Calling your Bluff – Misclassification of Employees as Independent Contractors

In your business, you may hire employees or independent contractors or both. But I have seen many businesses misclassify employees as independent contractors only to run into trouble with the IRS. And you really don’t want to wake up that beast!

Employees and independent contractors may practically do the same kind of work and spend the same amount of time doing the work. But from a legal perspective, there are certain factors that determine whether an individual is an employee or an independent contractor. Merely assigning the title of independent contractor to an employee will not satisfy a business owner’s legal obligations.

These misclassifications come to the surface usually during IRS audits of a company, or when a worker files a worker’s compensation claim for injury sustained or an unemployment claim. Penalties for such misclassifications run very high and could end up costing thousands of dollars.

Here are a few differences between an employee and an independent contractor that help determine their true title and position:  

Employee Independent Contractor
1. An employee works under the supervision and control of the employer. 1. An independent contractor works independently and is not controlled or supervised by the employer.
2. An employee is entitled to employment benefits, such as, healthcare and disability. 2. An  independent contractor is not entitled to any employment benefits.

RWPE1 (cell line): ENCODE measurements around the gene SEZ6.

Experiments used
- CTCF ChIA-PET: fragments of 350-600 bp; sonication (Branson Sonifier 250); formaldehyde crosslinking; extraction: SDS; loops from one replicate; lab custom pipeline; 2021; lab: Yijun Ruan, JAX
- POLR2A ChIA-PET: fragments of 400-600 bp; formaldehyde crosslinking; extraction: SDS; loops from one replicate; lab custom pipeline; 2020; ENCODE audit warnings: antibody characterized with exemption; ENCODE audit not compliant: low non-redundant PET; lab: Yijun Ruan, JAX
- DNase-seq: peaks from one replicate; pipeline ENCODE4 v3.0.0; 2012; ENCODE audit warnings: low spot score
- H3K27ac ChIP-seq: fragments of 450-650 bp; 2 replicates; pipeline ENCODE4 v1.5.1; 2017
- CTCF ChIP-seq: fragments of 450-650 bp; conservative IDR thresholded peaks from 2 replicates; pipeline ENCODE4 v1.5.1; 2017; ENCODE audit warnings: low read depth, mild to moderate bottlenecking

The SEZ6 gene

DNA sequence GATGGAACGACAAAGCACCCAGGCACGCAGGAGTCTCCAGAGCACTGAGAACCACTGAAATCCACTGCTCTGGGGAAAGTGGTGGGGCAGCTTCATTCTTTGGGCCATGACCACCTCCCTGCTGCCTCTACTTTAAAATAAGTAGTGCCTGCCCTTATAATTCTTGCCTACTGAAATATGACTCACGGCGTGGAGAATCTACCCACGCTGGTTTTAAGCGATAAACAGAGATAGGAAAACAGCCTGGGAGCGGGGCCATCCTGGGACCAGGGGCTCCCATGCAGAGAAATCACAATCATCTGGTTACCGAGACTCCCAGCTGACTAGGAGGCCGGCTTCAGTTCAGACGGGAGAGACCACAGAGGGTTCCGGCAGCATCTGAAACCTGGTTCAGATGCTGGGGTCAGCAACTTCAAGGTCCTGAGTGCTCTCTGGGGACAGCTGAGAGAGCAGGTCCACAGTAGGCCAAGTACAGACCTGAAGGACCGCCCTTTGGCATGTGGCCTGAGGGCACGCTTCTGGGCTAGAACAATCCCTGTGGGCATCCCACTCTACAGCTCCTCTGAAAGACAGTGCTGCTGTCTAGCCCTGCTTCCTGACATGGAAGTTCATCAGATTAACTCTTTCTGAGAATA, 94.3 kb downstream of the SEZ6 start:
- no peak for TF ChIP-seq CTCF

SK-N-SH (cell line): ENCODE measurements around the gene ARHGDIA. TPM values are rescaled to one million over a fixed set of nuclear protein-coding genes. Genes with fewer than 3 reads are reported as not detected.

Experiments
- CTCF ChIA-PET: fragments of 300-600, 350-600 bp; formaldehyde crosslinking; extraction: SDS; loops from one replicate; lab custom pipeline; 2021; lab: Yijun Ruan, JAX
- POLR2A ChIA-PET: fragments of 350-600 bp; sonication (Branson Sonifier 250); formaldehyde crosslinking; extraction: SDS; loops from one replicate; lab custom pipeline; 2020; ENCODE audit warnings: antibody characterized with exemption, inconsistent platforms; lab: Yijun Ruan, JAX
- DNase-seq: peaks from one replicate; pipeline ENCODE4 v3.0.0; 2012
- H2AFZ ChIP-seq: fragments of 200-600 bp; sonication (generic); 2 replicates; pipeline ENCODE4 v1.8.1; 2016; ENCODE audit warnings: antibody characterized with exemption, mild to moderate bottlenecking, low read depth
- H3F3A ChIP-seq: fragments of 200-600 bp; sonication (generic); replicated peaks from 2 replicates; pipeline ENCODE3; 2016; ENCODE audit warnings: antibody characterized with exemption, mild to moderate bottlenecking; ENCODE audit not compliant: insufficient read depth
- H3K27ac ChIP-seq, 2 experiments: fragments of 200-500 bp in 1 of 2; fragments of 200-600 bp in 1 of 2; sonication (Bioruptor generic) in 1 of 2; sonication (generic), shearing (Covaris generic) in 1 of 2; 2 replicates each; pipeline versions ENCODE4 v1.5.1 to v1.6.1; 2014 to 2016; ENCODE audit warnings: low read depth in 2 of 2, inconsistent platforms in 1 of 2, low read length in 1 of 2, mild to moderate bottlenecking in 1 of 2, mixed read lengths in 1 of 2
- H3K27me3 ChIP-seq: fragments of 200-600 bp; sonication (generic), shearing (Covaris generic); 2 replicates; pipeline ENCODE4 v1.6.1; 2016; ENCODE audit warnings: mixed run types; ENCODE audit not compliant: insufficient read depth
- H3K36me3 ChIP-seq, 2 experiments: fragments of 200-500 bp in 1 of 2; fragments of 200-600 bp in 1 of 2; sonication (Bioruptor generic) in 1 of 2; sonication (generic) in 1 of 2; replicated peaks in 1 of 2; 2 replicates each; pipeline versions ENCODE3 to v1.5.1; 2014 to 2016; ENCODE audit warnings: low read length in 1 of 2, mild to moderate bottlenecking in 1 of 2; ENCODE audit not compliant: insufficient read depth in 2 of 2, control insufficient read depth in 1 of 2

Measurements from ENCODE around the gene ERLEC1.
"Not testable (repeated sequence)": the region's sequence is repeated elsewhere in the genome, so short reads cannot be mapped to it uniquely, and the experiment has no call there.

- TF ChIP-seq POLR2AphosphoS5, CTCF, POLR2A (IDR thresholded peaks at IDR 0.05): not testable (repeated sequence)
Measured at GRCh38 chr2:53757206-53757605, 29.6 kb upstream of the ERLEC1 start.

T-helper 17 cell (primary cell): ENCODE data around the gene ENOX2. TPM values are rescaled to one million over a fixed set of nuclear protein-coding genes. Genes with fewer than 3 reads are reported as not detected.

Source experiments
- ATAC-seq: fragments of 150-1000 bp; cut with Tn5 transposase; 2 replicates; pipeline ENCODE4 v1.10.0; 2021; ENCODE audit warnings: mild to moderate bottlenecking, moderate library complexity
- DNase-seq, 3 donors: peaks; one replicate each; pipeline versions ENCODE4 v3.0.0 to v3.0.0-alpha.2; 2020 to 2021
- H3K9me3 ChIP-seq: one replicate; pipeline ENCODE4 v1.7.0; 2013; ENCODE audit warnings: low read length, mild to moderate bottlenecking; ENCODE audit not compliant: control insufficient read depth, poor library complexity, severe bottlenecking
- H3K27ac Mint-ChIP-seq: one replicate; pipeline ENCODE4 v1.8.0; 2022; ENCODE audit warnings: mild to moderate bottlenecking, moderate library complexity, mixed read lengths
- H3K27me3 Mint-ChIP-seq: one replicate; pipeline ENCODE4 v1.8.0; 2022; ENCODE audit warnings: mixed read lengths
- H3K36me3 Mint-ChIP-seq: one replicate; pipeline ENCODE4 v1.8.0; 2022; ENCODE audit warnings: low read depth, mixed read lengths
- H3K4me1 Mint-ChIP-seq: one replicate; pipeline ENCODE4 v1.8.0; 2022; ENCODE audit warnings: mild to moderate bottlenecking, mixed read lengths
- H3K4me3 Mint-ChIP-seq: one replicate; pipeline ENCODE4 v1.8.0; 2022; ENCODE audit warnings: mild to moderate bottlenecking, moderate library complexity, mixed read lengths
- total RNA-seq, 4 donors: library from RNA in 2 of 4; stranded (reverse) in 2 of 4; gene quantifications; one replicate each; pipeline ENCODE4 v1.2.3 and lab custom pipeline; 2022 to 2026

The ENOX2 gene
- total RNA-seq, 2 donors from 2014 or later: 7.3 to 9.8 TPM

3. Employer withholds taxes and then pays out a salary to the employee. 3. No taxes are withheld by the employer. Independent contractor is responsible for all taxes.
4. Hours of work of an employee are set by the employer. 4. An independent contractor sets his/her own hours of work.
5. An employee is entitled to receive worker’s compensation for injuries and unemployment compensation after termination. 5. An independent contractor is not eligible for worker’s compensation or unemployment benefits.
6. An employee usually works at the employer’s place of business. 6. An independent contractor may or may not work at the employer’s place of business.

 

Misclassification of employees and independent contractors can have serious consequences. Small business owners tend to think that their businesses are small enough to not get audited. But they often do, and result in hefty penalties. So business owners, employees and independent contractors should take this seriously and contact an attorney if they are unsure about these classifications.

At Nupur Shah Law, we help business owners and independent contractors in determining their legal status and with legal contracts. Call us at 646-820- 1366 or email us at nupur@nupurshahlaw.com. I am happy to have a complimentary conversation with you on how to secure your rights.

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